Similarly, brothers can find themselves bored by over-detailed descriptions of events from their sisters and irritated by their wives making references to matters not directly connected to the matter under discussion. Brothers can overcome (unconsciously) disregarding these styles as illogical by taking gender differences into consideration to achieve listening with fresh and full attention.

 

In my observation, those who most painfully feel the anguish of being misunderstood are teenagers, children and those who desperately need help. As children grow up they start using gendered communication patterns at different stages and sometimes with sudden intensity. As adults who are in positions to help others in need, we can achieve more from attuning our listening than from expecting others to change their manners of speaking.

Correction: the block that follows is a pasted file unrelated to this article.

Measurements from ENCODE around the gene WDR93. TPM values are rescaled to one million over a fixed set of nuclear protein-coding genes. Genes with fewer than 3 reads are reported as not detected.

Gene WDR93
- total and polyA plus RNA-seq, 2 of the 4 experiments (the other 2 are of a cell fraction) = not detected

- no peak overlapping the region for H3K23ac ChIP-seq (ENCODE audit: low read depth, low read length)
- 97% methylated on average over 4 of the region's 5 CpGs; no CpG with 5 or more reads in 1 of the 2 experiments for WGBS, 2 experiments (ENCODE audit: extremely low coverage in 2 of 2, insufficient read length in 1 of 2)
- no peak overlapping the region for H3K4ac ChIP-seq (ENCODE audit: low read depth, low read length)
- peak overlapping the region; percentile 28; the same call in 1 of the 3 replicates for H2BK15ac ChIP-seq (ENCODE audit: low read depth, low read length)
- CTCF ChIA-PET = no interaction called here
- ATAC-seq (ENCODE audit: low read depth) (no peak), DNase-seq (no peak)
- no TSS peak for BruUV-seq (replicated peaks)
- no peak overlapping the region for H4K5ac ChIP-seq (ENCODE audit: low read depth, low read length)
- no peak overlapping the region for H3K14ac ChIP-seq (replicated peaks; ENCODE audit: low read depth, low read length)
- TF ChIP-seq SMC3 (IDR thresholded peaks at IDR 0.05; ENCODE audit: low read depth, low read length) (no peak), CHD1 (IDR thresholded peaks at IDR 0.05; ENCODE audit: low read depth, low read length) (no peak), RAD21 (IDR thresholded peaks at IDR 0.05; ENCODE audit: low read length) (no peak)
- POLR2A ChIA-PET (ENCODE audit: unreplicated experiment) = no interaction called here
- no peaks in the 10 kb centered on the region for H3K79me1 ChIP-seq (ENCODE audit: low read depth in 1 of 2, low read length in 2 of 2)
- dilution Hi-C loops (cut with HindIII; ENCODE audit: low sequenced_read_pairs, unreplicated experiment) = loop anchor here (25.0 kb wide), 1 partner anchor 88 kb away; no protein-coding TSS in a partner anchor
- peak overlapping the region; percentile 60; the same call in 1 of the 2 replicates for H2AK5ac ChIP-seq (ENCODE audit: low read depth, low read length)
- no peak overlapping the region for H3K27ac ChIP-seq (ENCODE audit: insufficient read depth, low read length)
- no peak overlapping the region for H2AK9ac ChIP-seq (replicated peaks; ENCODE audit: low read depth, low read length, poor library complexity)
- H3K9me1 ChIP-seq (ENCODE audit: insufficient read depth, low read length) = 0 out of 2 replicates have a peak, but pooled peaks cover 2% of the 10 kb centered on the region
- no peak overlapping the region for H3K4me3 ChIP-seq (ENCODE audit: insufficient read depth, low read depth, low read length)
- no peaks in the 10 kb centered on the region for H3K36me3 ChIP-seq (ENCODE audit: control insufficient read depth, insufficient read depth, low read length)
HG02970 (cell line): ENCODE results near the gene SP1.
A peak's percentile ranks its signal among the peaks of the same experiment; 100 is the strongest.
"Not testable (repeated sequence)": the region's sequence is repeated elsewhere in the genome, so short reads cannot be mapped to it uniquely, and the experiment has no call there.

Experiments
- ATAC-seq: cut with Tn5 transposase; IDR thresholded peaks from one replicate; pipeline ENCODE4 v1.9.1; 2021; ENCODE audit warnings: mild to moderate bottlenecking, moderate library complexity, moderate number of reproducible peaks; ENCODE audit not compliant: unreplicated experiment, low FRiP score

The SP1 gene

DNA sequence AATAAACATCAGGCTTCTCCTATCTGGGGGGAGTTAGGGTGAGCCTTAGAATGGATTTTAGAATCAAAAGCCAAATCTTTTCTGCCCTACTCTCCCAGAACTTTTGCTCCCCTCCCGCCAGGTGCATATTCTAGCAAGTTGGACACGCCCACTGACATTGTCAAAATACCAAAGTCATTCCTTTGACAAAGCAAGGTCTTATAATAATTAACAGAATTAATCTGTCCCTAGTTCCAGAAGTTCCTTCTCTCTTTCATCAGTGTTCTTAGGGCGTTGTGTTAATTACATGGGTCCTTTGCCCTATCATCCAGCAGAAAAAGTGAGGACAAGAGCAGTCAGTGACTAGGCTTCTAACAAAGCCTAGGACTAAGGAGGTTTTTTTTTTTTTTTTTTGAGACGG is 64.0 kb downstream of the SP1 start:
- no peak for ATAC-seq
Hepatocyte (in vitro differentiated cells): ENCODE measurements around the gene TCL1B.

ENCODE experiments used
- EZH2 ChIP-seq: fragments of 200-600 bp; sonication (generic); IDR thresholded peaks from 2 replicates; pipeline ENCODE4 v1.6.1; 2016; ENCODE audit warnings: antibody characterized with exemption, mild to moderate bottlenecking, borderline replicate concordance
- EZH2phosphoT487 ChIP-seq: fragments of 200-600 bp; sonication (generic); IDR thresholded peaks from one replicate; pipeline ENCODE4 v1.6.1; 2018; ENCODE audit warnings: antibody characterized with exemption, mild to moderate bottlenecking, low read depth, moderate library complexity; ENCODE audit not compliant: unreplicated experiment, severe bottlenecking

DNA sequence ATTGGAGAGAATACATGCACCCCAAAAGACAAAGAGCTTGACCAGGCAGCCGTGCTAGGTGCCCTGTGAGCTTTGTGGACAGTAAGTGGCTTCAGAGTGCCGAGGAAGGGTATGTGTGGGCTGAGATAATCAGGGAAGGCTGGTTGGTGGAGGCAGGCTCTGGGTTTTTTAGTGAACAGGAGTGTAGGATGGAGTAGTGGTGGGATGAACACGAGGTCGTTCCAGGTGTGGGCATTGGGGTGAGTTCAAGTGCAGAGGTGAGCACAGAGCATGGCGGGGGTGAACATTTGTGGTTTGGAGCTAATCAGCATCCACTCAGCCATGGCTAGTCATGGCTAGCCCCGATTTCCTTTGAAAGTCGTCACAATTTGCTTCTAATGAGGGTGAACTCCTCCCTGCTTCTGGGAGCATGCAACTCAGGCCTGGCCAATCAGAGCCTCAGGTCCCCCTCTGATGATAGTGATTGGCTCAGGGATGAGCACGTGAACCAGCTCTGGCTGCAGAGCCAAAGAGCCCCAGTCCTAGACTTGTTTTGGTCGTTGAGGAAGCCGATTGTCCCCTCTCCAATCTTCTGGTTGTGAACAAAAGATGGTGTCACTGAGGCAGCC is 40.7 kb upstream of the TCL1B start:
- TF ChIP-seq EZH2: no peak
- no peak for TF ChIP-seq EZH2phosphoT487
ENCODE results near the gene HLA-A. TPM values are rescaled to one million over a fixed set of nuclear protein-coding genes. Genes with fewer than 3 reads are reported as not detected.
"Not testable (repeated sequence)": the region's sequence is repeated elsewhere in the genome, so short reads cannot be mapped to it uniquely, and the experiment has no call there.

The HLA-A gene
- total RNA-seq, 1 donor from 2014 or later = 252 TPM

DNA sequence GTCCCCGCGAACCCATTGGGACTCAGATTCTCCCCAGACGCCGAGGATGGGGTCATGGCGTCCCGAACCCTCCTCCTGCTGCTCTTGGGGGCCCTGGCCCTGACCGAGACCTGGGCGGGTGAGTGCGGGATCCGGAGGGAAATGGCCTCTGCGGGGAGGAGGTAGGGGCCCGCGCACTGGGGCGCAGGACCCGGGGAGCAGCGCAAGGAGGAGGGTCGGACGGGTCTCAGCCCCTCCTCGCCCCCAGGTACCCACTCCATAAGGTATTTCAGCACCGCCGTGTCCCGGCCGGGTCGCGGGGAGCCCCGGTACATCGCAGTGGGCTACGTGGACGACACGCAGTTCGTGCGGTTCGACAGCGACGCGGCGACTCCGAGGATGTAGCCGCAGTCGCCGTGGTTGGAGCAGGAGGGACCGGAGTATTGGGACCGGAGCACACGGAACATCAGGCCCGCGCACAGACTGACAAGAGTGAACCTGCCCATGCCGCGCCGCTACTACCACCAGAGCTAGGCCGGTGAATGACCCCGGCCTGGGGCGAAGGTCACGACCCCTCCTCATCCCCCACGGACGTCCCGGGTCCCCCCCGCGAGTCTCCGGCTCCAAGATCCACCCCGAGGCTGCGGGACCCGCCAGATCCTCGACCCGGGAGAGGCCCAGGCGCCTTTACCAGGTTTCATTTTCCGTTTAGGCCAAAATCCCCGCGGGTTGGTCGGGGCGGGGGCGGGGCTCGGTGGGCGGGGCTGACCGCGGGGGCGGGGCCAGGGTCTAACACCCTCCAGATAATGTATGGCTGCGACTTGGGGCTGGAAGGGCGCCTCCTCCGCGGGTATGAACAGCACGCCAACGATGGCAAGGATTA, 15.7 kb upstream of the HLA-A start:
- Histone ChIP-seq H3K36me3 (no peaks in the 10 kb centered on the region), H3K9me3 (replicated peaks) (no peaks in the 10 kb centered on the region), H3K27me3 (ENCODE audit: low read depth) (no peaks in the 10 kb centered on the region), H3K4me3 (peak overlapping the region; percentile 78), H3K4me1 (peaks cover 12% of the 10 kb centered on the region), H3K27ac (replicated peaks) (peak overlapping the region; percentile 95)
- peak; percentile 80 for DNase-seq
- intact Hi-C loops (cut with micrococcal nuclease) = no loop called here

Gender differences are simply differences – one approach to communication is not right while the other is wrong and one style is not better and the other worse. We can learn from different ways of speaking and adapt our own speech as we see fit. However, what I am most concerned with is how we listen and with adapting our listening to facilitate others to express themselves. We need to give others the space to be themselves, to be listened to and valued – just as we would want for ourselves.

 

Elizabeth Lymer admits that she finds it easier to observe others’ communications and see what could be done more harmoniously than to recognise and solve mis-communication in her own relationships.